And, in my view the following comment from legalfutures.com – reporting on The UK Legal Services Consumer Research Report 2019 yesterday:-

A smaller majority (58%) would be prepared to use freelance solicitors, due to arrive this November with other Solicitors Regulation Authority rule changes, if they could save money on fees.

means they are not a long way behind.

As always though, interested in your thoughts/views/feedback.

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* if I have misrepresented or misunderstood my take-outs from Ed and Ron’s podcast, then I apologise to them.

 

 

Are law firm structures moving from ‘pyramids’ to ‘rockets’?

The graph below, from slide 19 of the latest Investec ‘LegalTech & NewLaw update’ (April 2019), caught my attention last week:

rockets

Until reading Investec‘s report I had heard of law firms moving away from the ‘pyramid structure’ to both ‘inverse pyramid structures’ and ‘diamond structures‘ post the GFC in 2008, I had also read/heard of Peter Connor’s excellent ‘The T-shaped In-house Lawyer™’, but I had never heard of a ‘rocket‘ structure.

And you know what, I like it. Well worth some further thought.

Your thoughts – have you seen something like this before?

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‘4,200’ – why it’s a prize not worth winning

Overnight, Australian time, the annual AM Law 100 report for 2019 was published by the American Lawyer.

A fascinating, if not relatively meaningless (with a caveat to follow), look at how the other half live, one insight from this year’s publication worth taking a closer look at is the ever egotistical champion of the industry – the lawyer with the highest number of billable hours.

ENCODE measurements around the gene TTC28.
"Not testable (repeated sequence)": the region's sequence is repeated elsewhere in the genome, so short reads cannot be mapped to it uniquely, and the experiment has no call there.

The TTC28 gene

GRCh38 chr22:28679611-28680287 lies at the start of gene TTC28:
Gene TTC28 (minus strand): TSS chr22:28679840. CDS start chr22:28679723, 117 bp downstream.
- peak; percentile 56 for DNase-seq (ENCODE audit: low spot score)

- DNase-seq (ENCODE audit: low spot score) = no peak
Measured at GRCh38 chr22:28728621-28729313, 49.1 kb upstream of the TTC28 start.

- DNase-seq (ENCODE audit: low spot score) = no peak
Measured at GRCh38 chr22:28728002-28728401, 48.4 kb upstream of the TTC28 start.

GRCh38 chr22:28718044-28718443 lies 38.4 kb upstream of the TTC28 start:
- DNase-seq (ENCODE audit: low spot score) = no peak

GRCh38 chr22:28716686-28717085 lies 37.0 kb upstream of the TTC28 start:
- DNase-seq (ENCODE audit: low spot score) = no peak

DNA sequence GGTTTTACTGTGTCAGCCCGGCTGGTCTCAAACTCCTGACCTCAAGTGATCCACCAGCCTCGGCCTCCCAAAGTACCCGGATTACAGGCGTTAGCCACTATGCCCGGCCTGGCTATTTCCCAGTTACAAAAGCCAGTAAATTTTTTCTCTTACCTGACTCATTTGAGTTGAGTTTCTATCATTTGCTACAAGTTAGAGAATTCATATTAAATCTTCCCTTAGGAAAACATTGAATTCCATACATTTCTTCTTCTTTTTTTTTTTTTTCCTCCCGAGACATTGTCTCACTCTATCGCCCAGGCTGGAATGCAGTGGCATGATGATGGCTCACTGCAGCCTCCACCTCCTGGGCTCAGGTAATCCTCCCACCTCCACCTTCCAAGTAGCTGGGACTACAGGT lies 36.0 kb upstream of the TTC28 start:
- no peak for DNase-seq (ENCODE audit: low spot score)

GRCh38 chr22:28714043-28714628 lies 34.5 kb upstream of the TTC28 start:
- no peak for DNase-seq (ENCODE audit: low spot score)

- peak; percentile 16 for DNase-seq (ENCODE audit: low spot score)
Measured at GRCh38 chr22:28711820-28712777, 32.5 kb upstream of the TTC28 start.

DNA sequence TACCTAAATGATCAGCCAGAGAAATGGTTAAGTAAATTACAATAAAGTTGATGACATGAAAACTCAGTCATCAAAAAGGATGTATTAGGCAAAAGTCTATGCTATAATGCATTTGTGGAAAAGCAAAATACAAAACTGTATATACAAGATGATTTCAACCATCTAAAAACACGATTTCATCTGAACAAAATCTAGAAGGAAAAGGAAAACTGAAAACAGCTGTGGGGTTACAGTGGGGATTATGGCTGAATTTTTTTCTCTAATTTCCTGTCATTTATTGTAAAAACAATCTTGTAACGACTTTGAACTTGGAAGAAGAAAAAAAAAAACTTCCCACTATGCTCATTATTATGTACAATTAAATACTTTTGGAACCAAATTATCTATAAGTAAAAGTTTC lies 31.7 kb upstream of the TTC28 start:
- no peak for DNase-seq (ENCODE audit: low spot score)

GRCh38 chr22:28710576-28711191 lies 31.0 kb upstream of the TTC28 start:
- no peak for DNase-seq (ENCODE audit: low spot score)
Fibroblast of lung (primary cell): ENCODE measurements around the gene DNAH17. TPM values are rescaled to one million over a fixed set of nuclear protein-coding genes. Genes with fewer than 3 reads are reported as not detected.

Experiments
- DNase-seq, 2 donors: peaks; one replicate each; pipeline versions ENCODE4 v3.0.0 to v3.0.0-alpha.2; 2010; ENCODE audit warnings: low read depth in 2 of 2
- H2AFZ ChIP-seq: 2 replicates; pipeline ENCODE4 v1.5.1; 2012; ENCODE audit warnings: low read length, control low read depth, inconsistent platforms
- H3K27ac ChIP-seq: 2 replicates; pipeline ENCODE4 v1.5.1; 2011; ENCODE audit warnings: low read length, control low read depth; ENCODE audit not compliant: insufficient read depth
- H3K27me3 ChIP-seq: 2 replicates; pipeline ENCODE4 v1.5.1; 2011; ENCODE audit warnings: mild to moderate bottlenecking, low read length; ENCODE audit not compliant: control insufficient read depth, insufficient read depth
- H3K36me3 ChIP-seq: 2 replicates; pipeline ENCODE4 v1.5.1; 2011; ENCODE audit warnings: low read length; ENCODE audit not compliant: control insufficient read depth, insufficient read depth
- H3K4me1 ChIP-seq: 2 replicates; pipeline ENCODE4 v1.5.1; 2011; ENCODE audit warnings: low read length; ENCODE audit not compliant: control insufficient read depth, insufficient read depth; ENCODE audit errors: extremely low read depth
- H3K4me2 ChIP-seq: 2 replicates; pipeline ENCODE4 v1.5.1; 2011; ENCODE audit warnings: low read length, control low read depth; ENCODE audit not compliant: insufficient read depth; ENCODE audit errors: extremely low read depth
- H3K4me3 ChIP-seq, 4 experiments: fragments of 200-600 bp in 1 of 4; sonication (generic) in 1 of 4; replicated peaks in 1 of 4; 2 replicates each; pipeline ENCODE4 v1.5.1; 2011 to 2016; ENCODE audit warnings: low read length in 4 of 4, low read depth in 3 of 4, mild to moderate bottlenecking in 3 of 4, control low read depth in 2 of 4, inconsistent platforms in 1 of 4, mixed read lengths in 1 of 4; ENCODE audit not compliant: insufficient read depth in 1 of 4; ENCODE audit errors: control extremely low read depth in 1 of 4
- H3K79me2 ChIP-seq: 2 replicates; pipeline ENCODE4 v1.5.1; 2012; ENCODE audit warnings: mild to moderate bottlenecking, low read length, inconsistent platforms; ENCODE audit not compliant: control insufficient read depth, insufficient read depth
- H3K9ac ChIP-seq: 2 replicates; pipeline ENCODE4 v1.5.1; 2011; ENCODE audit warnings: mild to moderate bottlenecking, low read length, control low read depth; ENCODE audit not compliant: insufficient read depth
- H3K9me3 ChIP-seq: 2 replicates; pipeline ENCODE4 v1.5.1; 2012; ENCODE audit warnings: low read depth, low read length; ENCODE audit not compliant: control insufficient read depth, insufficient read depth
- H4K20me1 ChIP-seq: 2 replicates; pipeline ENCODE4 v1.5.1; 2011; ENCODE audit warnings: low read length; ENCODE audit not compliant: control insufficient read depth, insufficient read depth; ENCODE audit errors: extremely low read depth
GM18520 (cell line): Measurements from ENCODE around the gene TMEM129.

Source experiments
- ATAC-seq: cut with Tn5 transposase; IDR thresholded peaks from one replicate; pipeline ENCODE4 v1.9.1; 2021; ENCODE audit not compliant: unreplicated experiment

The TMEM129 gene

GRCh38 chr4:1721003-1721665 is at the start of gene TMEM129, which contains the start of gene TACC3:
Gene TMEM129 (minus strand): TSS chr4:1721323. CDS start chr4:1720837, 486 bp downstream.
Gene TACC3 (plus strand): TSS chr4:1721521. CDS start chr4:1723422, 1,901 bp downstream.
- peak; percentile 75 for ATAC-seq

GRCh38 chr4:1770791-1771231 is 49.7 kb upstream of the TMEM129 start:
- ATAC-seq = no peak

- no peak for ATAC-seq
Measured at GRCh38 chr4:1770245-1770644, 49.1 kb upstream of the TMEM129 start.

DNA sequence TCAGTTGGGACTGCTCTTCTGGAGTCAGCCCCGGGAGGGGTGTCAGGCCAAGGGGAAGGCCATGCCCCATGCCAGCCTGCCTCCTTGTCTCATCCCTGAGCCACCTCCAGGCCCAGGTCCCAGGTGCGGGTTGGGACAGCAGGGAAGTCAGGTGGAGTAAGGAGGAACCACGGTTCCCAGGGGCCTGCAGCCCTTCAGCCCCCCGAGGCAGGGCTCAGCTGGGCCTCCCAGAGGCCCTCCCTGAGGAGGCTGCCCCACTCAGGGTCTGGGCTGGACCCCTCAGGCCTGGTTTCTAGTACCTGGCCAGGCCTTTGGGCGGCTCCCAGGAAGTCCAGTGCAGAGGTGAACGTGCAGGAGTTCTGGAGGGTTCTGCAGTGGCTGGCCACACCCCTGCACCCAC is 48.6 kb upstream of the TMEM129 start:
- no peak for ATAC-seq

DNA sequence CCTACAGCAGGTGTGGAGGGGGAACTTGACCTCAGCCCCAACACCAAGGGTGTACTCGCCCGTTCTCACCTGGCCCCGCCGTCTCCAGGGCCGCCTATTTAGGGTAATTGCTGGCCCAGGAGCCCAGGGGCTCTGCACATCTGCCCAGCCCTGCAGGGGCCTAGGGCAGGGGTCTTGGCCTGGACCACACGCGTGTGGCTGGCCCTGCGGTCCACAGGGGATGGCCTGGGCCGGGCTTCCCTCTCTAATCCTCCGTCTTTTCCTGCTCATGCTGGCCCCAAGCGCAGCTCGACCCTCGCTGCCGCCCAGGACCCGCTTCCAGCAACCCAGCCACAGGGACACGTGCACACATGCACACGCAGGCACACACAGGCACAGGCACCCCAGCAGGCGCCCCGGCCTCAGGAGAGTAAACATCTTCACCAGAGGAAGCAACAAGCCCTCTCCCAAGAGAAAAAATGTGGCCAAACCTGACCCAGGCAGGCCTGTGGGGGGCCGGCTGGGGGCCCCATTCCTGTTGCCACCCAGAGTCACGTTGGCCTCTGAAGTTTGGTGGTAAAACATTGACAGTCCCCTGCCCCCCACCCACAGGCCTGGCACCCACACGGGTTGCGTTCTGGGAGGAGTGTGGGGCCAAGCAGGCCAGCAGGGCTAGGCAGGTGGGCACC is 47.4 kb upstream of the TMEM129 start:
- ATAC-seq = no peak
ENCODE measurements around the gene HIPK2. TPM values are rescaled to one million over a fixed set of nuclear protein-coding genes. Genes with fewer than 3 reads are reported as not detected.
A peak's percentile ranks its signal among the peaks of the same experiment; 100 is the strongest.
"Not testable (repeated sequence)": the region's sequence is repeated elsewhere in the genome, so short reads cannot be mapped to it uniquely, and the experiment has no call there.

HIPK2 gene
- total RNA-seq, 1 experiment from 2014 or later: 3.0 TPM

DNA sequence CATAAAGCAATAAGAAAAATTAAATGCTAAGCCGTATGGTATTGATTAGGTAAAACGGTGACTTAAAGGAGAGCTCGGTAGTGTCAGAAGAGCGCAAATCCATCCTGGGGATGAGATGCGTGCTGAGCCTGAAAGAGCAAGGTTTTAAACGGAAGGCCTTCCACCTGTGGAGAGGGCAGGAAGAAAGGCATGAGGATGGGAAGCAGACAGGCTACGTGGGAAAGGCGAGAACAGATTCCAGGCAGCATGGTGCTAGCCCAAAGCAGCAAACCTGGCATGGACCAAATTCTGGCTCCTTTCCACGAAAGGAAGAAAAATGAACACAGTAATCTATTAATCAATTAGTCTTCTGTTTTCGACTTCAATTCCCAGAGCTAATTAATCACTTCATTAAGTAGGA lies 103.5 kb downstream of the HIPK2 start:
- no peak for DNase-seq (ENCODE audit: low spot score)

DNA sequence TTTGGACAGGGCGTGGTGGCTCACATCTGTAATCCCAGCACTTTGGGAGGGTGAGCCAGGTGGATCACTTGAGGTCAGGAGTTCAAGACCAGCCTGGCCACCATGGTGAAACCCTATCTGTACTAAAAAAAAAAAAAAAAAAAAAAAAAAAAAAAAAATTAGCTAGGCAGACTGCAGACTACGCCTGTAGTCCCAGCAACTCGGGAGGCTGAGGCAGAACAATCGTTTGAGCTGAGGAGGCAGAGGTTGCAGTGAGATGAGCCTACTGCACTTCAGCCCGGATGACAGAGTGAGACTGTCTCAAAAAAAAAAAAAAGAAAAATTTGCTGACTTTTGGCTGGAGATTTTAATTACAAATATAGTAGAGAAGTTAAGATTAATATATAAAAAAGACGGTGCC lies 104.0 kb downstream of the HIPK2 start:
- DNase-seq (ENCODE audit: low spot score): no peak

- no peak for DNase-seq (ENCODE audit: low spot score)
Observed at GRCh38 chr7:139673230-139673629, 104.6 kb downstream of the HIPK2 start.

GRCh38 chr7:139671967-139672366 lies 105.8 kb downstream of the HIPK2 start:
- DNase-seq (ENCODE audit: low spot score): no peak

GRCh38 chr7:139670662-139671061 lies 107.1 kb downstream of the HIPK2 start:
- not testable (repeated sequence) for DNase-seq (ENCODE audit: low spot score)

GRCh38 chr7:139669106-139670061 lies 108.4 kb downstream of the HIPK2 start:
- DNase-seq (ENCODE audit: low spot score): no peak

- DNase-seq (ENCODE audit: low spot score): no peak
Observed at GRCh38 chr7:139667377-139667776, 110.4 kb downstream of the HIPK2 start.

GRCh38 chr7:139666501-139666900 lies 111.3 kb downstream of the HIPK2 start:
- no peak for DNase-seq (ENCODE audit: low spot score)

And this year’s winner comes from the firm of Fox Rothschild (moment of honesty, never heard of them before today) with, wait for it,

bh

While the individual lawyer is not named, nor their rank, let’s put this under the microscope for a second. That’s:

…4,200 (billable hours) in a year / 365 days in a year (2018 wasn’t a leap year) = 11.5 hours of billable time a day (no write offs or, in parlance, ‘time leakage’)…

…every day…

…without a break – for holiday or for sickness…

…billable

…for 365 consecutive days…

…including Christmas Day.

So what does this really mean?

Whenever I’m asked what this really means I always refer people to the excellent Yale school publication – ‘The Truth About the Billable Hour‘.

In that publication a number of different variations are set out, but in order to ‘bill’ 2201 hours, you need to have been “at work” 3058 hours. By their own admission, this doesn’t account for “personal calls at work, training/observing, talking with coworkers, a longer lunch (to exercise or shop perhaps), a family funeral, pro bono work (if not treated as billable hours), serving on a Bar committee, writing an article for the bar journal, or interviewing an applicant.”

– and yet here we are talking about 4,200 billable hours!

So why does this even matter?

Why asking someone to work 2,000 billable hours a year will kill their spirit‘ is by a long way the most read post on my blog. And yet here we are talking more than double this amount.

So I have a few questions:

  • if you are the supervising partner of a lawyer that has billed 4,200 hours a year, do you have a duty of care to ensure that lawyer is mentally okay?
  • if you are the managing partner of a fee earner that has billed 4,200 hours a year, do you have a fiduciary duty to ensure the mental wellbeing of that lawyer?
  • and, most importantly, as a client: do you really want someone who is working 11.5 hours a day, every day, without a break, working on your file (because I know my answer this question)?

As always though, interested in your thoughts/views/feedback.